School of Materials Seminar entitled Inspired by nature: Unravelling Silk’s Secrets
|Starts:||12:00 10 May 2017|
|Ends:||13:00 10 May 2017|
|What is it:||Seminar|
|Organiser:||School of Materials|
Silks are biological polymers that have evolved to be processed by controlled protein denaturation, a process depending on the researchers’ background,
with similarities to amyloidogenesis for some and flow induced crystallisation for others. However whilst many attempts have been made to replicate silk,
none have succeeded. This may be in part because it is not structure but processing that defines a silk, for unlike all other biological materials they are spun,
not grown. I will provide an overview of Natures 400 million years of R&D into silk and our recent studies into the importance of flow processing.
I will conclude there is more to silk than just a fibre and that Nature may in fact hold unique solutions to the current challenges facing the synthetic
polymer industry, i.e. routes towards low embodied energy, sustainable wet processing of polymers and the development of biomedical materials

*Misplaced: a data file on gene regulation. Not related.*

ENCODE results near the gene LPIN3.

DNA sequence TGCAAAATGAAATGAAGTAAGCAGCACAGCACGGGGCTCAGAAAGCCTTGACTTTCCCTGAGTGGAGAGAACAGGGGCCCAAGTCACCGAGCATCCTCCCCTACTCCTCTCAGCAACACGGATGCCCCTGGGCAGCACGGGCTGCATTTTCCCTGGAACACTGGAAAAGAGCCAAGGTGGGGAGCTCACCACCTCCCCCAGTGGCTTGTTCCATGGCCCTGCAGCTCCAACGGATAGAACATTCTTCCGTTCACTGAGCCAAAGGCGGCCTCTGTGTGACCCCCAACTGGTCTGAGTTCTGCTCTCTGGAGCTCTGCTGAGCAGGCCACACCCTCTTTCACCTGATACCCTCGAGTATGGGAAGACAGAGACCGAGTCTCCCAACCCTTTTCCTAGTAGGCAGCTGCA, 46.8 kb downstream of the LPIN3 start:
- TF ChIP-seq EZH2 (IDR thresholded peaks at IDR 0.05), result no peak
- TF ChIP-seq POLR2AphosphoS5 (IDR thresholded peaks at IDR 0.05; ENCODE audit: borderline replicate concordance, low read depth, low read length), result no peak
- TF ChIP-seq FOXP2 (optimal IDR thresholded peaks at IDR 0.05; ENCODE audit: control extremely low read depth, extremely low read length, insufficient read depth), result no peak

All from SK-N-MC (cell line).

and devices for regenerative healthcare.
Chris is based in The University of Sheffield in the Materials Science and Engineering Department where he leads the Natural Materials Group.
He currently holds an EPSRC Early Career Fellowship and was previously at Oxford University where he obtained his degrees and doctorate.
Dr Holland is also an Associate Editor for the newly established journal ACS Biomaterials Science and Engineering and is the chair of the IoM3
Natural Materials Association.
His research uses tools developed for the physical sciences to better understand Nature’s materials, from latex to collagen, but with a focus on silk.
By studying how silk is spun he has been able to gain unique insights into silks’ biodiversity, structure and evolution.
Additionally, this work has made important links between natural and industrial fibre processing which has led to several patents and a fundamentally
new way of designing, testing and fabricating bio-inspired materials, evidenced by being Co-ordinator of a recently award H2020 FET Open project.
Role: EPSRC Early Research Fellow
Organisation: Department of Materials Science and Engineering, The University of Sheffield
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